HL Deb 04 March 1975 vol 357 cc1196-8

[Nos. 1 and 2]

Clause 1, page 1, line 8, leave out from "for" to "the" in line 11 and insert "purposes relating to exploration for or exploitation of offshore petroleum in".

The Commons disagreed to this Amendment for the following Reason:—

Because the Amendment would restrict excessively the purposes for which land may be acquired under the Bill.


My Lords, I hesitate to enter into what appears to be a family quarrel. I beg to move that the House doth not insist on their Amendment No. 1 to which the Commons have disagreed for the Reason No. 2, Because the Amendment would restrict excessively the purposes for which land may be acquired under the Bill. I do not wish to go into too much detail on this Amendment, since the point it raises has been very fully debated on a number of occasions both in your Lordships' House and in another place. The effect of the Amendment would be to restrict the purposes for which land may be acquired under the Bill to those specified in Clause 1(2); that is, platform sites, pipelines, terminals and infrastructure. It would similarly restrict the application of other provisions of the Bill relating to the carrying out of works, the making of loans or guarantees and reinstatement. Such a definition of purposes would be too limiting. As I explained to your Lordships on Report stage when this Amendment was debated, there may well be occasions in the future when the Government would wish to facilitate oil operations by acquiring land and making it available for other purposes relating to the exploration for or the exploitation of offshore petroleum, but to which no particular degree of urgency of acquisition attaches.

At Report stage in the House on 18th February I was asked why the wording of paragraphs (a), (b), (c) and (d) of Clause 1(2) do not cover the examples I gave. Let us take, for example, an off-shore oil service or supply base to be located at a port or harbour in Scotland. The purposes of such a facility would be to keep offshore drilling operations, whether for exploration or production, supplied with their material needs. Clause 1(2)(a) covers only a site or facilities for the construction or assembly of platforms or installation. A supply base does not carry out that function, and therefore the powers of land acquisition would not be available under the terms of the Amendment. Similarly, testing or research facilities for underwater equipment are not comprehended within Clause 1(2)(a) because they are not construction or assembly. It was suggested in one of our earlier debates that the wording of Clause 1(2)(d) with its reference to: … services or facilities … for … development … of land … might cover a service base. What Clause 1(2)(d) is meant to cover in this sense is services by way of roads, sewers, et cetera, for the development or use of land. It would not cover the provision of a base whose function is to give service not in relation to land but in relation to offshore operations.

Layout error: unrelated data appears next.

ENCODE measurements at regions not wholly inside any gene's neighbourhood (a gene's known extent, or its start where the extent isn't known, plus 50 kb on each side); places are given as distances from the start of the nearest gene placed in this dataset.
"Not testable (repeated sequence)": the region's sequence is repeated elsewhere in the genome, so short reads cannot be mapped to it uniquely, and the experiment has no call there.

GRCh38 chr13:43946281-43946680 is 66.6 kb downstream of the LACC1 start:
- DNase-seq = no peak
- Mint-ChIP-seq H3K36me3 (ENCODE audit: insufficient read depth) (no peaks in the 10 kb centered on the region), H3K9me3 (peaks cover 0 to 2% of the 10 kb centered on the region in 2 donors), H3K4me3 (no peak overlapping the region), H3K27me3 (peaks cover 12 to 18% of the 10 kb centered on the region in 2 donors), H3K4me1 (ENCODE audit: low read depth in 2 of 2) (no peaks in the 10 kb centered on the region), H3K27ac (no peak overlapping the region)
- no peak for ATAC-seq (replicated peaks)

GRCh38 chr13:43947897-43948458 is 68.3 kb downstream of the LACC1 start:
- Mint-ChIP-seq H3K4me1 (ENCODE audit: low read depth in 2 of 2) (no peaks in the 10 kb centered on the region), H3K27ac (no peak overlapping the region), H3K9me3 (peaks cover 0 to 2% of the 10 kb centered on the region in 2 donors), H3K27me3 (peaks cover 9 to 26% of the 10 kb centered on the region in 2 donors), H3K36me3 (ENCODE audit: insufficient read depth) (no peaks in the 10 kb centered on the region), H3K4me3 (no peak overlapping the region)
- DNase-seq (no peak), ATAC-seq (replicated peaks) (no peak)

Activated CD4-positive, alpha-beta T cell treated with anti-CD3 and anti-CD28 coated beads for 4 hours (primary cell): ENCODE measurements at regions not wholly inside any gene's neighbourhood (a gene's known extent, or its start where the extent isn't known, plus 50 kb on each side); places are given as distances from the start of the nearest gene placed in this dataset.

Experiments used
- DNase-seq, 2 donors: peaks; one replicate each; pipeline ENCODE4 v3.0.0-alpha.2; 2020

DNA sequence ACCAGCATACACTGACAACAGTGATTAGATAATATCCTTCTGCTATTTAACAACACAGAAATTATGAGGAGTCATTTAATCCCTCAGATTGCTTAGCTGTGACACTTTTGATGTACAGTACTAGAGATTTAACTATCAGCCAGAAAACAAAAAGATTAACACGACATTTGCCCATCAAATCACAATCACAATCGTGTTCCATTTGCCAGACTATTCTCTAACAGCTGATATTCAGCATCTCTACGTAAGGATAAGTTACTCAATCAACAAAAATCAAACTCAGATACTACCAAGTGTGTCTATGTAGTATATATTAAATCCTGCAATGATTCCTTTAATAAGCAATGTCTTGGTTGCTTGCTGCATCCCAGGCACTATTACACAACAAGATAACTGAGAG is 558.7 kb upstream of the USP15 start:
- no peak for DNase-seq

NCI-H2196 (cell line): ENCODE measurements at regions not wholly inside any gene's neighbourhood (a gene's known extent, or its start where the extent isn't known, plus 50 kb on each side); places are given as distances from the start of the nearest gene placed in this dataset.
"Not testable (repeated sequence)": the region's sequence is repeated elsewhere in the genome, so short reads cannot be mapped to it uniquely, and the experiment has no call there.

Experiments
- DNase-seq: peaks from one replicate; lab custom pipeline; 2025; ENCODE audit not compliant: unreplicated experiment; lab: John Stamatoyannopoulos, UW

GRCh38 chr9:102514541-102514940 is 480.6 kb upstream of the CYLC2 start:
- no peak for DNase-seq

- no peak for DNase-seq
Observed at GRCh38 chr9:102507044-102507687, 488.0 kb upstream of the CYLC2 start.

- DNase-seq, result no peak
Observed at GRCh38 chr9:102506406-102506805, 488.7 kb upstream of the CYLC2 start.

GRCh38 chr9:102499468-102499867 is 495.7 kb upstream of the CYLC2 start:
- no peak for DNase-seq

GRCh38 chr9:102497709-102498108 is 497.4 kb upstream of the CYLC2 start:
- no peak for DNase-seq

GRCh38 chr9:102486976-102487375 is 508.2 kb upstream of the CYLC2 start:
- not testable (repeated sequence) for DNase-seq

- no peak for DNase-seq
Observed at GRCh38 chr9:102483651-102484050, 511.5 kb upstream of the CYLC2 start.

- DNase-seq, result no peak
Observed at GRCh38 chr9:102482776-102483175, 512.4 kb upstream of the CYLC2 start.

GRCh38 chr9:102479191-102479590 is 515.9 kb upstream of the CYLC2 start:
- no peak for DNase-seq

It is worth emphasising also that the Amendment would prevent the acquisition of land by the Secretary of State for these purposes even with the agreement of the owner. The effect of the Amendment is therefore to make the Bill a less versatile tool for the Government's task in helping to ensure development of, and securing lasting benefit from, our offshore oil. The Government therefore remain convinced that it is necessary to give the general power of land acquisition in Clause 1(1) to give a degree of flexibility to meet land requirements arising from future offshore technology; and for the reasons I have outlined, I ask your Lordships not to insist on this Amendment.

Moved, That this House doth not insist on their Amendment No. 1.—(Lord Hughes.)


My Lords, the Amendment in question would restrict the powers in the Bill to what, in our opinion, are necessary to deal with the urgent situations that can be foreseen. We were told during the discussions on the Bill in this House that the outstanding virtue of the additional very wide power which would be dropped under your Lordships' Amendment was that it was most unlikely ever to be used. That was stated as a reassurance to Parliament but it is hardly an argument in favour of that power. We believe that neither this part of the clause, if restored, nor the rest of the clause is likely to be needed. The whole concept is concerned with compulsory acquisition of land to avoid delays in the oil programme, but so far no delay to our oil programme has been caused by any difficulties over the acquisition of land; the delays have occurred for other reasons, as I and my noble friends have explained to the House. It will be interesting to see, if this Amendment is not pursued, whether the Government will use these powers and, if so, in what circumstances.

On Question, Motion agreed to.